Saturday, 5 April 2014

A Very Fassbinder Day

From somewhere deep down came the need this week to revisit Rainer Werner Fassbinder's world. It's been a year since a friend sat me down in front of the close-to-the-bone Fox and his Friends (where Fassbinder stars as a working class gay who wins the lottery), and my thirst for the director's caustic eye had been building up ever since. 

Fassbinder himself in Fox and His Friends (1975)

Which is why I went ahead and swallowed three of his films in 24 hours.

First, The Bitter Tears of Petra von Kant (1971). This three-woman drama about possessiveness and class shows the very thin Margit Carstensen as Petra, a Bremen-based fashion designer, who falls for commoner Karin Thimm (the very stunning Hanna Schygula).

Hanna Schygula (20 years before Jean-Paul Gaultier's cone-bra dress for Madonna, anyone?) and Margit Carstensen

The entire film unfolds in Petra's room. There is no music, and the atmosphere is tense and fabulously ritualistic, like a Greek drama. Of course the Petra-Karin liaison goes tits up and Petra ends up crying very bitter, gin-fuelled tears. In Fassbinder's world, someone always gets exploited. But you can't help but feeling they deserve it a little.

Next I stumbled upon Bremer Freiheit, a play Fassbinder wrote and directed just a year before he made Petra von Kant. And there are some hints at that: Margit Castensen plays Gesche Gottfried, the 19th century serial killer from Bremen (I had no idea Fassbinder was so smitten with my city of birth).

Scene from Bremer Freiheit, a play written and directed by Fassbinder

Over a period of 15 years, the working-class Gottfried (whose maiden name was Thimm - like Karin in The Bitter Tears of Petra von Kant), poisoned her entire family, including mother, father, her children and two husbands. As a child I remember spitting on the official Gesche Gottfried spit stone on the market square where she was finally executed, but Fassbinder flips the story around. He makes it about repression, about a woman's desire for emancipation. You end up rooting for the poor murderer.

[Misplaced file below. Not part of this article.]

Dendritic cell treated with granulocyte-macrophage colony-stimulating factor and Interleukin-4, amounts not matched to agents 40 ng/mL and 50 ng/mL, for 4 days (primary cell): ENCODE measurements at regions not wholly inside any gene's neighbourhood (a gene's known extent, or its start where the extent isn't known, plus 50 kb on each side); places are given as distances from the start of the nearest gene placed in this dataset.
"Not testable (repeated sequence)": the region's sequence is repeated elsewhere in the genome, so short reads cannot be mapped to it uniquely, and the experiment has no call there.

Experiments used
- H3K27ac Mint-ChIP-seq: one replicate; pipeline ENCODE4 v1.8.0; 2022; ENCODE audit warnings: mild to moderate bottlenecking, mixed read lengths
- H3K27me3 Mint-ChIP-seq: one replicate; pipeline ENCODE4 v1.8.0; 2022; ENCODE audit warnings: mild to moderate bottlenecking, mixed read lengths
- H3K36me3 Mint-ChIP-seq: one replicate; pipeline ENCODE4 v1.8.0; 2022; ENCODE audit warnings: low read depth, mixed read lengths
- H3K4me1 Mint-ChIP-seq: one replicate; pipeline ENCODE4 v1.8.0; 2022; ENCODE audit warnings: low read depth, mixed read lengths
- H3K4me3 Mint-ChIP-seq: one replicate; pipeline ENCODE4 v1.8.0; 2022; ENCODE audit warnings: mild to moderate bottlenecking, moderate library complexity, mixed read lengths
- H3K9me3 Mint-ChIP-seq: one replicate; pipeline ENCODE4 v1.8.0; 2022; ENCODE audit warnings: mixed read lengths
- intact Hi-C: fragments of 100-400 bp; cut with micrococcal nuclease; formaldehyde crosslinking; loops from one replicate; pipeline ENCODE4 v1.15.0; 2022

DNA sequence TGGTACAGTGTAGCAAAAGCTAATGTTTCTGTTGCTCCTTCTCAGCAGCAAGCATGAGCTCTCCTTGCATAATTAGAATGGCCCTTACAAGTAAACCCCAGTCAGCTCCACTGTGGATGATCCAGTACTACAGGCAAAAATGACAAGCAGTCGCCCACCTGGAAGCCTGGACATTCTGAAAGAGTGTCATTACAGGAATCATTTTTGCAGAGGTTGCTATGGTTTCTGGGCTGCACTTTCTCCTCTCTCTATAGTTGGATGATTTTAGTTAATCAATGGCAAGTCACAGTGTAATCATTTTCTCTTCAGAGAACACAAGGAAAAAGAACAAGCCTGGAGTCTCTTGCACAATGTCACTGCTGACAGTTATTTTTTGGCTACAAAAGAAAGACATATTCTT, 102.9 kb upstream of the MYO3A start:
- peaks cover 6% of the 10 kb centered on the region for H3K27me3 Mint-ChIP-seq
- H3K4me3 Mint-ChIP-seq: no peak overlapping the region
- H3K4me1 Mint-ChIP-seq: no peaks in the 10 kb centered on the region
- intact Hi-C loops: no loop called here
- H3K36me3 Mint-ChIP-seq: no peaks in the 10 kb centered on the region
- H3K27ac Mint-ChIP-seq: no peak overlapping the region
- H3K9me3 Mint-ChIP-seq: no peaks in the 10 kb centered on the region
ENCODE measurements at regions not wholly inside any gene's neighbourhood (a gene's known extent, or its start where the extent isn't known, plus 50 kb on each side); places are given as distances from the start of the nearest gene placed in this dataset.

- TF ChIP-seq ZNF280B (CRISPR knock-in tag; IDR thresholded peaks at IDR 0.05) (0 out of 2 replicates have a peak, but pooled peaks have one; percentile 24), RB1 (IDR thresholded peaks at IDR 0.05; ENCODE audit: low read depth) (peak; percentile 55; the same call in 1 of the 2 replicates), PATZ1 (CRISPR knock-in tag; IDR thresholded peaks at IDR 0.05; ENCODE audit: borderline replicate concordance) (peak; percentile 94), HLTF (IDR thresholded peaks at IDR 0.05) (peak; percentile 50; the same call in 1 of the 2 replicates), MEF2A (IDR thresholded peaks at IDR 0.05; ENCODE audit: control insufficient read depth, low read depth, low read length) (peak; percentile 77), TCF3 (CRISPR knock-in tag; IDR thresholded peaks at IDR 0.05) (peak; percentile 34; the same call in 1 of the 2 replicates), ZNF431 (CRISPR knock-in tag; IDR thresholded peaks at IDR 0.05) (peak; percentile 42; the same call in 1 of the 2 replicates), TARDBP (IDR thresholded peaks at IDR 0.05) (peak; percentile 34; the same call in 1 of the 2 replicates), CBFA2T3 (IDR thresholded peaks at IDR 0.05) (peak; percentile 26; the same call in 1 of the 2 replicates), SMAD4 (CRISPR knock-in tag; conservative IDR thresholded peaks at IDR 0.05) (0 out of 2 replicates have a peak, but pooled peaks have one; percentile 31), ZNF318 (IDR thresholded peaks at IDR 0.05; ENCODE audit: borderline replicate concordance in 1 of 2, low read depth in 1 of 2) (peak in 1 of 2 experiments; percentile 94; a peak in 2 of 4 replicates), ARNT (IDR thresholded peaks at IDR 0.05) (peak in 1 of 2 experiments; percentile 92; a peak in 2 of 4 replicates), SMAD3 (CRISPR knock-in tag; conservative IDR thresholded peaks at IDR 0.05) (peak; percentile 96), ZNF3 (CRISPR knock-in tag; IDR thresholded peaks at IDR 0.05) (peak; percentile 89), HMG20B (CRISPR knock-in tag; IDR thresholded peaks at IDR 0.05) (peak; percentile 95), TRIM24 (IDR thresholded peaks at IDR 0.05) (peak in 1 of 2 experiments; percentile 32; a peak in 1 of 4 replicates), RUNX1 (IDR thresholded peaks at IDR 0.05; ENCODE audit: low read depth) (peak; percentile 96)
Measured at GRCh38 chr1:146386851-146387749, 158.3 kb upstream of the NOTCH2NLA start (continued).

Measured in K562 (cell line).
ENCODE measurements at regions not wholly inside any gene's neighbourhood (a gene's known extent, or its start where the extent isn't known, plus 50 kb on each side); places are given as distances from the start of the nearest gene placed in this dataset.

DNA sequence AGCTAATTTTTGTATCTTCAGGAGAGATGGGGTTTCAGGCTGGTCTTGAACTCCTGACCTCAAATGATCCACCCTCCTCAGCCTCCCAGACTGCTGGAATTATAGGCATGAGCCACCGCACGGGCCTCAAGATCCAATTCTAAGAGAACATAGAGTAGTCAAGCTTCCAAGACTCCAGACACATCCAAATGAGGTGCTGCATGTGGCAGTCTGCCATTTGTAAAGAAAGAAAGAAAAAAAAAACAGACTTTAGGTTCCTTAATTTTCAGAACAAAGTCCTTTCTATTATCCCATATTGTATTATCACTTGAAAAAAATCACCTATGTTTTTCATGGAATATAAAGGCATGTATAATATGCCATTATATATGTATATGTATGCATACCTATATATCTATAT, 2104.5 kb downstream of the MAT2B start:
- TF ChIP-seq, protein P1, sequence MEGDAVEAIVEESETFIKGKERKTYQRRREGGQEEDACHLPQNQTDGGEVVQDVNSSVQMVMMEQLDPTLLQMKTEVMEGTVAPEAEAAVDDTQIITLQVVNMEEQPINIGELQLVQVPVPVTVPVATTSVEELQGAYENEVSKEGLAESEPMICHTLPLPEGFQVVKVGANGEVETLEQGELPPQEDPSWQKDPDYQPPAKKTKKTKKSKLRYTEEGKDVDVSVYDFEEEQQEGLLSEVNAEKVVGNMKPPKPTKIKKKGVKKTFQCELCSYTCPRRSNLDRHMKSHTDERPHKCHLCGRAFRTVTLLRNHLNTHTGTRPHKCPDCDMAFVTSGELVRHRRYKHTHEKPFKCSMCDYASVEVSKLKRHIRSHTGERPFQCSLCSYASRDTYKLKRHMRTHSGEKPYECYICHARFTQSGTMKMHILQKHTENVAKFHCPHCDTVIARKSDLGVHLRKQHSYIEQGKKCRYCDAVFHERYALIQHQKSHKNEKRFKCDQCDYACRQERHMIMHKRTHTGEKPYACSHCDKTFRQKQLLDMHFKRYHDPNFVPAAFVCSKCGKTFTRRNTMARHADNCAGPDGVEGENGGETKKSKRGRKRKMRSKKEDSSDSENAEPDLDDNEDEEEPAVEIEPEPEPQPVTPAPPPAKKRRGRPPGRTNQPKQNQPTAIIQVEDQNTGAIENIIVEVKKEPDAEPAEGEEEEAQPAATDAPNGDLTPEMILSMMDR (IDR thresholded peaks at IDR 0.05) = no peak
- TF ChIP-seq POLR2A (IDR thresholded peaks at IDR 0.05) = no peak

Bremer Freiheit (1972), in German

Finally and after much female drama, someone very dear recommended me Querelle. Which, really, should be called Queerelle: Based on a novel by Jean Genet, featuring art by Andy Warhol and starring Brad Davis as a sailor being sodomized by Fassbinder's ex-lover Günther Kaufmann, this is arguably the gayest film ever. It is also bold, strange, fantastic and unpredictable, a bit like walking on deck of a rocking (queer) boat.

A scene from Querelle

Fassbinder, Brad Davis, Andy Warhol

Sadly, Fassbinder did not live to see Querelle in its final version. He died three months before its premiere, from a drug cocktail, aged 37. In a career that lasted fewer than 15 years, he completed 40 feature films, two television film series, three short films, and 24 stage plays. And there I was, worrying that watching three films in one day was excessive. There is still so much to do. 

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